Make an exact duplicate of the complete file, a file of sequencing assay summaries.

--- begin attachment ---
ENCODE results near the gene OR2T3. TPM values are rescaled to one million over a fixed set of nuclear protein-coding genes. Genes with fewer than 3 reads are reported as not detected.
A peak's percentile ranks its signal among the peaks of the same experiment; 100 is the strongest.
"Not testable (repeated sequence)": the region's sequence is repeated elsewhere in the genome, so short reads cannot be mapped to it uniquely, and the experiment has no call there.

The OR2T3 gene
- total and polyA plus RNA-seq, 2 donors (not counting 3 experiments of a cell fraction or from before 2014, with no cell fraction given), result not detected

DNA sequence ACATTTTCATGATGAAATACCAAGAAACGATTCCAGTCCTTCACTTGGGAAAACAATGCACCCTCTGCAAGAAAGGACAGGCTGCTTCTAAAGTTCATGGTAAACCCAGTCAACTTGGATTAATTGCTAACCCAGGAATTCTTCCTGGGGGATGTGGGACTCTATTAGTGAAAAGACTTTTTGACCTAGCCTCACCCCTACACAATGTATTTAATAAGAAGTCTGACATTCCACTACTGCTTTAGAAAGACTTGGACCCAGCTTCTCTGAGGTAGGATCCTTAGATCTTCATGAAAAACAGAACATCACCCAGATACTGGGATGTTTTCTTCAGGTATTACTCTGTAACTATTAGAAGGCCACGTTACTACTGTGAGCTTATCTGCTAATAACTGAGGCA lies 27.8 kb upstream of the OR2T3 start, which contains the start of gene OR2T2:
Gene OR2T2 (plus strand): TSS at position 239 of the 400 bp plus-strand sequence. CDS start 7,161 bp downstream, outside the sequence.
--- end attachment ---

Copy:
ENCODE results near the gene OR2T3. TPM values are rescaled to one million over a fixed set of nuclear protein-coding genes. Genes with fewer than 3 reads are reported as not detected.
A peak's percentile ranks its signal among the peaks of the same experiment; 100 is the strongest.
"Not testable (repeated sequence)": the region's sequence is repeated elsewhere in the genome, so short reads cannot be mapped to it uniquely, and the experiment has no call there.

The OR2T3 gene
- total and polyA plus RNA-seq, 2 donors (not counting 3 experiments of a cell fraction or from before 2014, with no cell fraction given), result not detected

DNA sequence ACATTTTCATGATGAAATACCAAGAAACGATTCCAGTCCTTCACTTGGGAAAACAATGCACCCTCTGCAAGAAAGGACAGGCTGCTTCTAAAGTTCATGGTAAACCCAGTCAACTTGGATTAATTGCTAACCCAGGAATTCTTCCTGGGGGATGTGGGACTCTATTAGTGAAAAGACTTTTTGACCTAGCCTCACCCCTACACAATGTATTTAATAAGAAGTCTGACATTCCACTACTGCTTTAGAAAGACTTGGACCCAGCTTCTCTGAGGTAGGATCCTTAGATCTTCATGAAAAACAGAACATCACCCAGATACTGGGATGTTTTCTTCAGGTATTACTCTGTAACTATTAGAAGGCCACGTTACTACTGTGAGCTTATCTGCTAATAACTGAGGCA lies 27.8 kb upstream of the OR2T3 start, which contains the start of gene OR2T2:
Gene OR2T2 (plus strand): TSS at position 239 of the 400 bp plus-strand sequence. CDS start 7,161 bp downstream, outside the sequence.